Actually MandyJoBo that's not a very complete medical definition of migraine. That's more of a layman's simplified definition. The medical definition is far more extensive and varies by whether it is a Neurological association providing the definition or a General Practioner's group providing the definition. Example - for GP's the definition of Migraine is: Migraine: Usually, periodic attacks of headaches on one or both sides of the head. These may be accompanied by nausea, vomiting, increased sensitivity of the eyes to light (photophobia), increased sensitivity to sound (phonophobia), dizziness, blurred vision, cognitive disturbances, and other symptoms. Some migraines do not include headache, and migraines may or may not be preceded by an aura. For some clinicians studying the causes of migraine the definition is: An often familial symptom complex of periodic attacks of vascular headache, usually temporal and unilateral in onset, commonly associated with irritability, nausea, vomiting, constipation or diarrhea and often photophobia, attacks are preceded by constriction of the cranial arteries, usually with resultant prodromal sensory (especially ocular) symptoms and commence with the vasodilation that follows. And for Neurologists is definition is: Migraine headache: The most common type of vascular headache involving abnormal sensitivity of arteries in the brain to various triggers resulting in rapid changes in the artery size due to spasm (constriction). Other arteries in the brain and scalp then open (dilate), and throbbing pain is perceived in the head. The tendency to migraine is inherited and appears to involve serotonin, a chemical in the brain involved in the transmission of nerve impulses that trigger the release of substances in the blood vessels that in turn cause the pain of the migraine. These nerve impulses cause the flashing lights and other sensory phenomena known as an aura that may accompany a migraine. Not all severe headaches are migraines and not all migraines are severe. As you can see - the definition varies according to how involved the group is in the treatment and care of migrainuers. Note the general medical definition never mentions that migraine disease is a vascular disease, instead it implies that it's simply a really bad headache with some really unpleasant side effects. Well that's known not to be the case with regard to the disease. It is a vascular brain disease and that is known to be fact. The pain that people feel and the other symptom are the result of a series chemical processes occurring in the brain and dilating the blood vessels to the maximum and over-stimulating the nerves in the brain. Some migraine attacks do not involve any headache or head pain whatsoever. As Scully has told us and I know personally this disease for some goes beyond just head pain into other disturbing realms - all of them are part of having the disease and the brains functions. It's absolutely frightening to be driving and suddenly everything goes blank and your brain just shuts off. Unfortunately, its happened to me at work and in case I didn't say it I drive a bus for SF public bus system - MUNI. I have blacked out behind the wheel of my 40,000+ lb bus while the bus was moving but no one got hurt, no vehicles were damaged - only my peace of mind was destroyed by the "what ifs". As I've said before MUNI does not care if I have this disease or that it's potentially life-threatening to the general public. Inside MUNI migraine disease is not a disease it's just a headache and just an excuse used by many drivers. But when I went beyond MUNI and informed the City itself of my health issue - they understand the gravity of the situation and want to see if they can transition me to a position where it will not be a life-threatening hazard. They cannot understand why MUNI has never pushed for me to get off the road and why they've never reported that I have a chronic health issue to the City. Anyway, the thing right now (at this moment) I know I am still suffering from a major attack BUT I have no head pain (headache) at all. Instead I'm having severe vertigo, slurred speech, my nose is running but only one nostril, I'm overly loquacious and I'm hypersensitive to smells and touch. The BF is not happy because I cannot bear to be in the same room with him, so I asked him to leave. This is a dangerous situation because hey I can function right now but at any moment as has happened in the recent past my vision could go out and down I'll go. Hoping to miss any sharp or hard objects on the way down. To put it simply as my doctors have a migraine is not a headache. And a headache is not a migraine. However, a headache can be a symptom along with many other symptoms of the disease called migraine. The definition of migraine disease is a complex one, the result is easy to understand though - it just sucks.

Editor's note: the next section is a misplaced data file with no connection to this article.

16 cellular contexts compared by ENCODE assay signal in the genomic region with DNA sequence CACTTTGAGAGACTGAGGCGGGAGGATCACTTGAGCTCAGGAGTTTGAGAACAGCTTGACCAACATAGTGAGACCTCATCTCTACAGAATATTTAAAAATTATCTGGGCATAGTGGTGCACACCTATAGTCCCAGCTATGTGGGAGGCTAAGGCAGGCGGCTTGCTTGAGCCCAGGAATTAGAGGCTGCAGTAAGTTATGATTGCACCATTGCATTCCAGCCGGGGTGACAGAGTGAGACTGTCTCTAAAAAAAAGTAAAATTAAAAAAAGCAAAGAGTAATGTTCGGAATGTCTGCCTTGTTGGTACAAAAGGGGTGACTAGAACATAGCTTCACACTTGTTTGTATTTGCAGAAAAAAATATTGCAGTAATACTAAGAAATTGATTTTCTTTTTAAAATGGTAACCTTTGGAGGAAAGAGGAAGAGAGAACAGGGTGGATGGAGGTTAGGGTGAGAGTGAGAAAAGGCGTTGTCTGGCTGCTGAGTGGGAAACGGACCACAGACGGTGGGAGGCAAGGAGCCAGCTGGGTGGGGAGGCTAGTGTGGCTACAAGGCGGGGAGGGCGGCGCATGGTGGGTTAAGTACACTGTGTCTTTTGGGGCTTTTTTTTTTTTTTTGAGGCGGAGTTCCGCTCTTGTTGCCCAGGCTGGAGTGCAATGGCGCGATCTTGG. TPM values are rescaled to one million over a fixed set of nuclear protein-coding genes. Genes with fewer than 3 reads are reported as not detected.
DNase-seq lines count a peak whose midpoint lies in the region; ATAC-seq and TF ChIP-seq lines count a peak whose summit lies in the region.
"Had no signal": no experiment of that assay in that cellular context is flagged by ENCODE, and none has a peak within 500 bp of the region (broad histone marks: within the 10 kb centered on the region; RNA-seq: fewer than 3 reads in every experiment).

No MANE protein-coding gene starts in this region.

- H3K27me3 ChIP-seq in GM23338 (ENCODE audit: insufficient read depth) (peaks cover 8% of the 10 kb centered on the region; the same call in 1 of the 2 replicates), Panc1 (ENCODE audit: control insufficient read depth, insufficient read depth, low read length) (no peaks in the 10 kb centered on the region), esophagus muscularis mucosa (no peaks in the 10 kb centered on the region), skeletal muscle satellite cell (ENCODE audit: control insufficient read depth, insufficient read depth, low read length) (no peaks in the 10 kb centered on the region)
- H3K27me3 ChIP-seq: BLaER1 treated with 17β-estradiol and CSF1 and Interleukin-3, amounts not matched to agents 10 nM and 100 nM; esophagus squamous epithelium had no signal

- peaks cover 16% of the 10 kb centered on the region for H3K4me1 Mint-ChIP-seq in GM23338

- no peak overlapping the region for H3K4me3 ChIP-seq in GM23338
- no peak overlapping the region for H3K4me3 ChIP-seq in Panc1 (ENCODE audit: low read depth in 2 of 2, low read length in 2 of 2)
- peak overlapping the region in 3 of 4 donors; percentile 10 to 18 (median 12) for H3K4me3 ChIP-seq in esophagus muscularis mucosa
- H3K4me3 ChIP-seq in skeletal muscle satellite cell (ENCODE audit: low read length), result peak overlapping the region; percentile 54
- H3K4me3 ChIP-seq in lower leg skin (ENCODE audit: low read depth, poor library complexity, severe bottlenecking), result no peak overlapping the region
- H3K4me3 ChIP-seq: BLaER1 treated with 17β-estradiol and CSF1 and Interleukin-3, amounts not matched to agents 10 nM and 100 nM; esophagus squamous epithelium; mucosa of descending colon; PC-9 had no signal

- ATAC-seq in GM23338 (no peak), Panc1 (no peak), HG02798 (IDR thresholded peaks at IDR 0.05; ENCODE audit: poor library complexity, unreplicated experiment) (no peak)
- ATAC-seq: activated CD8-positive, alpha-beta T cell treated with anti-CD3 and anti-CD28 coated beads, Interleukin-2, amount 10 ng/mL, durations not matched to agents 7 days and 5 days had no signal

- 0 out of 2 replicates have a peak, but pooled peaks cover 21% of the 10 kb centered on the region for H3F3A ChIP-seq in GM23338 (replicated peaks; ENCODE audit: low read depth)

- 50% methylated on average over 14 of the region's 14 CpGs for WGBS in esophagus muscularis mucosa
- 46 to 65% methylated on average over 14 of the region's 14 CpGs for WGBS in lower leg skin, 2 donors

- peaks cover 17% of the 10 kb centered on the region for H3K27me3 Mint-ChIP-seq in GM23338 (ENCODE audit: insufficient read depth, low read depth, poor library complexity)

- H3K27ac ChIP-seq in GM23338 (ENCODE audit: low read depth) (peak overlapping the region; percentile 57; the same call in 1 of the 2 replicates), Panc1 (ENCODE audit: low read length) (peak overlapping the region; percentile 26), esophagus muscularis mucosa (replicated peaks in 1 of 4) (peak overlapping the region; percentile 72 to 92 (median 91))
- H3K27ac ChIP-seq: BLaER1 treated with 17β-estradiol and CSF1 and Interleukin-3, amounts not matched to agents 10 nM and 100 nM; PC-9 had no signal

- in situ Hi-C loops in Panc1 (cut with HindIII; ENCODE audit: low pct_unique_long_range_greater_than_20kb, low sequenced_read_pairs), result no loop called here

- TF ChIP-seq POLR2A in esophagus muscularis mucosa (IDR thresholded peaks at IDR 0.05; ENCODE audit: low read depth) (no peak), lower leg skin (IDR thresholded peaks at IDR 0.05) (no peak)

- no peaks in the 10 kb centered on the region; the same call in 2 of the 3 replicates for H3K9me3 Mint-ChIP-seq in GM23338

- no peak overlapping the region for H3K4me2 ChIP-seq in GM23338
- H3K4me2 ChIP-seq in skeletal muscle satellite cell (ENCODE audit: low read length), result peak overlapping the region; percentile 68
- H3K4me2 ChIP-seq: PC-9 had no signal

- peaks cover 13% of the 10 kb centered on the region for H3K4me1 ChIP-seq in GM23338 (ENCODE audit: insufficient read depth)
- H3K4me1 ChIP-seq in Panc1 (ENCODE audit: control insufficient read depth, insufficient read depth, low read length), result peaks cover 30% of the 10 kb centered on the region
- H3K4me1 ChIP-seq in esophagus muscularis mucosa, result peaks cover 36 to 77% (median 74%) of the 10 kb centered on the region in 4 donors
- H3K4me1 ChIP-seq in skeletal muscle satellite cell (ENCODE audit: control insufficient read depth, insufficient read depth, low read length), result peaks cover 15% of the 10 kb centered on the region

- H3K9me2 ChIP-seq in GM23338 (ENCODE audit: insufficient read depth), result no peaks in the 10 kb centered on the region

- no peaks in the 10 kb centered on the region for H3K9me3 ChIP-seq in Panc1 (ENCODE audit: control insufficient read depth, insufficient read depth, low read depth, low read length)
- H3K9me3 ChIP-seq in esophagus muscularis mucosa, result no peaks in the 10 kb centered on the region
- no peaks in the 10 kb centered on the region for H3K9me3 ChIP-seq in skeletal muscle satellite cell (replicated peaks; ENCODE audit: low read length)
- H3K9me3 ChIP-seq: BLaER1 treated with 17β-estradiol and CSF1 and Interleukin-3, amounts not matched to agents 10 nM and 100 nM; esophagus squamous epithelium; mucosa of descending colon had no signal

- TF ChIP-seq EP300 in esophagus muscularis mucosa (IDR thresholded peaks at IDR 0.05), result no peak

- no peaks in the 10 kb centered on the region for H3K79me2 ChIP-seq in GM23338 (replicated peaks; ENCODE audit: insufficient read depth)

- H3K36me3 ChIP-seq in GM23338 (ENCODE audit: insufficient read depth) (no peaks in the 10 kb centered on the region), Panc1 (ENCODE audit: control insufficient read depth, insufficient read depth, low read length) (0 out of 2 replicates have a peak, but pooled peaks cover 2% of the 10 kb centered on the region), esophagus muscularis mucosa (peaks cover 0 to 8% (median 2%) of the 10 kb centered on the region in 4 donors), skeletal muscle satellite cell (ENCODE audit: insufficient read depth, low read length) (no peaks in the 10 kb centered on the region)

MandyJoBo MandyJoBo 8 years